As the coronavirus pandemic wanes, new mobility data shows that Americans are no longer sheltering in place to the extent they did several weeks ago, despite continued state and local guidelines.
What are the details?
According to Apple's mobility trends report — which tracks people's searches for directions on Apple Maps — traffic in America has more than doubled in the last three weeks since its low point at -60% from the baseline. As of Saturday, that number had risen to only -16% from the baseline.
Another report, this one from location data provider Foursquare, found that "fast food and gas station visits have returned to pre-COVID-19 levels in the Midwest and in rural areas across the nation." Foursquare collects its data from willing participants who allow the company to track locations they visit.
The reports correspond with mobile phone data provided to NPR by SafeGraph over the weekend which also showed that Americans are not sheltering in place as much as they had in early April.
"About 50% of those mobile phones that SafeGraph had data on stayed home on April 12, which was Easter — the highest point in the data," the NPR report noted. "That number hasn't since come anywhere close, showing a steady decline with the most recent numbers showing that less than 40% stayed home on April 27."
The report added that the trend is consistent across the entire country.
Why does it matter?
While many states across the country have begun a phased return to normalcy, easing shelter-in-place orders and reopening certain nonessential retail businesses, the trend is not consistent across the board. Some states, such as New York, California, and Michigan, have continued their strict social distancing guidelines.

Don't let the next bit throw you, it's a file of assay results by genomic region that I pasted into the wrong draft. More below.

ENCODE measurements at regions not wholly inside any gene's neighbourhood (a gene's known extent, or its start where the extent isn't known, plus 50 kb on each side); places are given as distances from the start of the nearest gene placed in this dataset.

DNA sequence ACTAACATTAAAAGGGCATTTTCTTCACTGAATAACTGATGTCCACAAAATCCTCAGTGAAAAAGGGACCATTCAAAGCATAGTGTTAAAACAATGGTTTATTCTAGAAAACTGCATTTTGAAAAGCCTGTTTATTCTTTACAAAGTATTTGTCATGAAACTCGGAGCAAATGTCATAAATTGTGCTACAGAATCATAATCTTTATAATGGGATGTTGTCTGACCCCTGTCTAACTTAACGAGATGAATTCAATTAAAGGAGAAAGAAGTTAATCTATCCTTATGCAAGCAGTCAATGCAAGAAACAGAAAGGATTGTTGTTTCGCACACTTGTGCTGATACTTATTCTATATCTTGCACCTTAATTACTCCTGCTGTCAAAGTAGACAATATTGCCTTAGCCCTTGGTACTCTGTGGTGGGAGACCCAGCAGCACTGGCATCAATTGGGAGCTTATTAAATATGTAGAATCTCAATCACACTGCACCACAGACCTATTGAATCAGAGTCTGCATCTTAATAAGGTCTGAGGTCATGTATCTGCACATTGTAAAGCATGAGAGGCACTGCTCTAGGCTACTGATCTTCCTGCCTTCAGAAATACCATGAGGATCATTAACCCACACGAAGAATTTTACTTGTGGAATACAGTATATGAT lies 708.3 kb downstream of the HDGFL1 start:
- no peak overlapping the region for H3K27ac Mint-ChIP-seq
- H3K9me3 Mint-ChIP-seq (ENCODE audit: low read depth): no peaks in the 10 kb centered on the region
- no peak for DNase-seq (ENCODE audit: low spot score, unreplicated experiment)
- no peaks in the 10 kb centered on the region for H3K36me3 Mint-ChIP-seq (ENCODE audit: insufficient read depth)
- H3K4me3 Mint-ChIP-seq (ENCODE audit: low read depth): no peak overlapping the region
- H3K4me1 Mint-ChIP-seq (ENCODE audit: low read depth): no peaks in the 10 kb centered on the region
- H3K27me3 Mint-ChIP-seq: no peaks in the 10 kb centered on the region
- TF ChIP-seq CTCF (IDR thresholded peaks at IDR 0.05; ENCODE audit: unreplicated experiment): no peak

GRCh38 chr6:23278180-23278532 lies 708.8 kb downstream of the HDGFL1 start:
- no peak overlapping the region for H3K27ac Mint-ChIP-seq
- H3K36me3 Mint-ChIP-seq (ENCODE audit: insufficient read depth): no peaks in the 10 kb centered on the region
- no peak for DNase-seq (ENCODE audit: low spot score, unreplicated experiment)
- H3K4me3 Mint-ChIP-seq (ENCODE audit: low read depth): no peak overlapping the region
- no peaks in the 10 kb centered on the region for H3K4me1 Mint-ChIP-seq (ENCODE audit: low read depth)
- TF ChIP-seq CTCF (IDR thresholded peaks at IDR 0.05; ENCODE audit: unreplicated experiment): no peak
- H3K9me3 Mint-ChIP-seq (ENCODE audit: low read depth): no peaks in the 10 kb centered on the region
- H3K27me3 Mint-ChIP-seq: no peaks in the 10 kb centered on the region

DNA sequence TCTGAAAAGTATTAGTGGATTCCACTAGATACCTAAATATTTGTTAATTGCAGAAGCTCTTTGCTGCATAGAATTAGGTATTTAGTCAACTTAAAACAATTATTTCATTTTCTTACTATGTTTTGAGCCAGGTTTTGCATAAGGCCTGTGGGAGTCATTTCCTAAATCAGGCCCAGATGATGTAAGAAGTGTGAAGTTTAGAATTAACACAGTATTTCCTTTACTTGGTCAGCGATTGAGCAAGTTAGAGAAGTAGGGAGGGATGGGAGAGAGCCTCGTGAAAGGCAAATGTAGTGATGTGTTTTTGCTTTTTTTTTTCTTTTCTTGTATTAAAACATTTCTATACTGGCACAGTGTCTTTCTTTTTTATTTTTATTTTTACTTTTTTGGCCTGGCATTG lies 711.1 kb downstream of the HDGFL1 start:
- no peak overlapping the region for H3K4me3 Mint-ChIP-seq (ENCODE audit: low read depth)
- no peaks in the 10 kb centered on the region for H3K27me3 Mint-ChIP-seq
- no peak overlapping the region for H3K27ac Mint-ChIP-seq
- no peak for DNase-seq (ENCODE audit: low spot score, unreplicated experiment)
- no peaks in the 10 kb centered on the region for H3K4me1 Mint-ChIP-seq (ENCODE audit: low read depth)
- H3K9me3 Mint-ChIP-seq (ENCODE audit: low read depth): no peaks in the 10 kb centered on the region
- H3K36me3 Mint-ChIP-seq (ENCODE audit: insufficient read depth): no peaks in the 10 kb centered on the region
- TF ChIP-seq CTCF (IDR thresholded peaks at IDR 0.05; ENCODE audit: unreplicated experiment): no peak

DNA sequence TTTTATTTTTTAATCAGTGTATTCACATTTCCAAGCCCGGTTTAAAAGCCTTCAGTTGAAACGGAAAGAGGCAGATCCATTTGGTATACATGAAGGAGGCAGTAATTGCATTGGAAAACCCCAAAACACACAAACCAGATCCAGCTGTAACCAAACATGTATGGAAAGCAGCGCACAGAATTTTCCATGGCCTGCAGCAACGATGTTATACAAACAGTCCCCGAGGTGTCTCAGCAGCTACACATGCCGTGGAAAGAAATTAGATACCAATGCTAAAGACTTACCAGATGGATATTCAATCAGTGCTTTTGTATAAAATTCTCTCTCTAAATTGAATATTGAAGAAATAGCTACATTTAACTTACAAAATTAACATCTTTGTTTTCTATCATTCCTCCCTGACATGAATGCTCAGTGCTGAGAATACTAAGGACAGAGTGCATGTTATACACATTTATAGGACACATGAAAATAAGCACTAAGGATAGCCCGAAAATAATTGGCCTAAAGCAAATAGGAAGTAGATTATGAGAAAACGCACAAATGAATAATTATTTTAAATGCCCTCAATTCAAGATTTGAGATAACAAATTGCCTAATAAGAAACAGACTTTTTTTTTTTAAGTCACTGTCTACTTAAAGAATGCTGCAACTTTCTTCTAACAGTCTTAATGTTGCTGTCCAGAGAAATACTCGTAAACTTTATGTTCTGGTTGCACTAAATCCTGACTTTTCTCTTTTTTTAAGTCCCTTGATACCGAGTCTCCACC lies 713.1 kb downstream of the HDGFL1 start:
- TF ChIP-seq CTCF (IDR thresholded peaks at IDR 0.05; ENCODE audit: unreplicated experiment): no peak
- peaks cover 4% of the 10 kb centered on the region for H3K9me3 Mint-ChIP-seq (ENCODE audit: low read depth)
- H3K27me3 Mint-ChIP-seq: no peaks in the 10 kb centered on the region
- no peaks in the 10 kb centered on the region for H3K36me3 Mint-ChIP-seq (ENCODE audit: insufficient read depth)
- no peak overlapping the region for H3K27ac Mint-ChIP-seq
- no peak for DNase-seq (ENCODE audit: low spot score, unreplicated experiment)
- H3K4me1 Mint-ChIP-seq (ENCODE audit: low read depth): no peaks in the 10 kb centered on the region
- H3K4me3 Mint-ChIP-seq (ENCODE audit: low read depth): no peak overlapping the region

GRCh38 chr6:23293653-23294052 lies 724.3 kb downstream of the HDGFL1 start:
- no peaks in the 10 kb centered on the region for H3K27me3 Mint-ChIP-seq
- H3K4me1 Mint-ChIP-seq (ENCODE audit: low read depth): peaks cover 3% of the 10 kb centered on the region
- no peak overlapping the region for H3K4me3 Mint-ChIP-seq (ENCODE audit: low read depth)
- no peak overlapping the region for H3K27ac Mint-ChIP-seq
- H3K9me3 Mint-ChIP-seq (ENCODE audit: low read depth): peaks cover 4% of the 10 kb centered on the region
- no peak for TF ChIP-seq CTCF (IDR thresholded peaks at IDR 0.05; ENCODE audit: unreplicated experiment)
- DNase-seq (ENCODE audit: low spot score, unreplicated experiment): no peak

Yet even in states where a phased reopening has begun, that process did not officially begin until late April or early May. But by that time, data show that many Americans were already easing back into normal life.
It appears that the nationwide shelter in place is ending, regardless of what state and local officials say.
"Whether governments, medical professionals, and scientists want it to or not, people seem tired of the shutdown and eager to get back to some semblance of normal life," John Koetsier, a writer and data analyst for Forbes, wrote.
Nick Singh, a marketing lead at SafeGraph, agreed with that sentiment, as well.
"Regardless of what the orders say or the governors say, we're seeing the whole country softening up," he said.